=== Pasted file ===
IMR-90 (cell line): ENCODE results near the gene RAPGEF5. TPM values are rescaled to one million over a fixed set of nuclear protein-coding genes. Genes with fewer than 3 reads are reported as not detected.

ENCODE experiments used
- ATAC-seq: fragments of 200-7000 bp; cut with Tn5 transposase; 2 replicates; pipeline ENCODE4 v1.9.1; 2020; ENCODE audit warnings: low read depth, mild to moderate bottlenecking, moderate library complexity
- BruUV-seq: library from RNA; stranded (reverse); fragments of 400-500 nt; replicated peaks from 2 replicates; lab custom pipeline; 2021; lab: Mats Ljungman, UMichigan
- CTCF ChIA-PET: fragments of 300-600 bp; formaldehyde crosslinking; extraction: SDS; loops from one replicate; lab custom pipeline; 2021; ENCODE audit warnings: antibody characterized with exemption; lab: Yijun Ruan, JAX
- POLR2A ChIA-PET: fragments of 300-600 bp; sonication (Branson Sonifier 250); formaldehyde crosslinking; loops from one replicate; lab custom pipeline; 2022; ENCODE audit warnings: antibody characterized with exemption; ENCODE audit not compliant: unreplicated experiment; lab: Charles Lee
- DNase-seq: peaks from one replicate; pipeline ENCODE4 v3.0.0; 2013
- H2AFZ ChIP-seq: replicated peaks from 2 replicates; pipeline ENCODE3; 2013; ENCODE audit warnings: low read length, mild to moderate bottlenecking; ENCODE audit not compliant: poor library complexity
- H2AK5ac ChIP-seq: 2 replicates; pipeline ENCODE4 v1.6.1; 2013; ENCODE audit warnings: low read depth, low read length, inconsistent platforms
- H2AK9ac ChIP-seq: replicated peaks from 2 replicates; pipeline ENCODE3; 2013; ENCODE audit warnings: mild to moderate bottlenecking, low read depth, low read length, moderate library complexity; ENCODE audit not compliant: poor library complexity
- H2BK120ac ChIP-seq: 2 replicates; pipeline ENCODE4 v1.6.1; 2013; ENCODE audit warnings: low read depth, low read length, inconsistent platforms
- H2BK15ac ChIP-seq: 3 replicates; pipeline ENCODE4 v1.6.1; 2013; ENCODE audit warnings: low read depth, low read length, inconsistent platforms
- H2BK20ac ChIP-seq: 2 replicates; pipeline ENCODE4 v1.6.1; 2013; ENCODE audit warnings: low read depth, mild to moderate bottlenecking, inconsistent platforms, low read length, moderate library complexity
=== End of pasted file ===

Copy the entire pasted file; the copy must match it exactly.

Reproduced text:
IMR-90 (cell line): ENCODE results near the gene RAPGEF5. TPM values are rescaled to one million over a fixed set of nuclear protein-coding genes. Genes with fewer than 3 reads are reported as not detected.

ENCODE experiments used
- ATAC-seq: fragments of 200-7000 bp; cut with Tn5 transposase; 2 replicates; pipeline ENCODE4 v1.9.1; 2020; ENCODE audit warnings: low read depth, mild to moderate bottlenecking, moderate library complexity
- BruUV-seq: library from RNA; stranded (reverse); fragments of 400-500 nt; replicated peaks from 2 replicates; lab custom pipeline; 2021; lab: Mats Ljungman, UMichigan
- CTCF ChIA-PET: fragments of 300-600 bp; formaldehyde crosslinking; extraction: SDS; loops from one replicate; lab custom pipeline; 2021; ENCODE audit warnings: antibody characterized with exemption; lab: Yijun Ruan, JAX
- POLR2A ChIA-PET: fragments of 300-600 bp; sonication (Branson Sonifier 250); formaldehyde crosslinking; loops from one replicate; lab custom pipeline; 2022; ENCODE audit warnings: antibody characterized with exemption; ENCODE audit not compliant: unreplicated experiment; lab: Charles Lee
- DNase-seq: peaks from one replicate; pipeline ENCODE4 v3.0.0; 2013
- H2AFZ ChIP-seq: replicated peaks from 2 replicates; pipeline ENCODE3; 2013; ENCODE audit warnings: low read length, mild to moderate bottlenecking; ENCODE audit not compliant: poor library complexity
- H2AK5ac ChIP-seq: 2 replicates; pipeline ENCODE4 v1.6.1; 2013; ENCODE audit warnings: low read depth, low read length, inconsistent platforms
- H2AK9ac ChIP-seq: replicated peaks from 2 replicates; pipeline ENCODE3; 2013; ENCODE audit warnings: mild to moderate bottlenecking, low read depth, low read length, moderate library complexity; ENCODE audit not compliant: poor library complexity
- H2BK120ac ChIP-seq: 2 replicates; pipeline ENCODE4 v1.6.1; 2013; ENCODE audit warnings: low read depth, low read length, inconsistent platforms
- H2BK15ac ChIP-seq: 3 replicates; pipeline ENCODE4 v1.6.1; 2013; ENCODE audit warnings: low read depth, low read length, inconsistent platforms
- H2BK20ac ChIP-seq: 2 replicates; pipeline ENCODE4 v1.6.1; 2013; ENCODE audit warnings: low read depth, mild to moderate bottlenecking, inconsistent platforms, low read length, moderate library complexity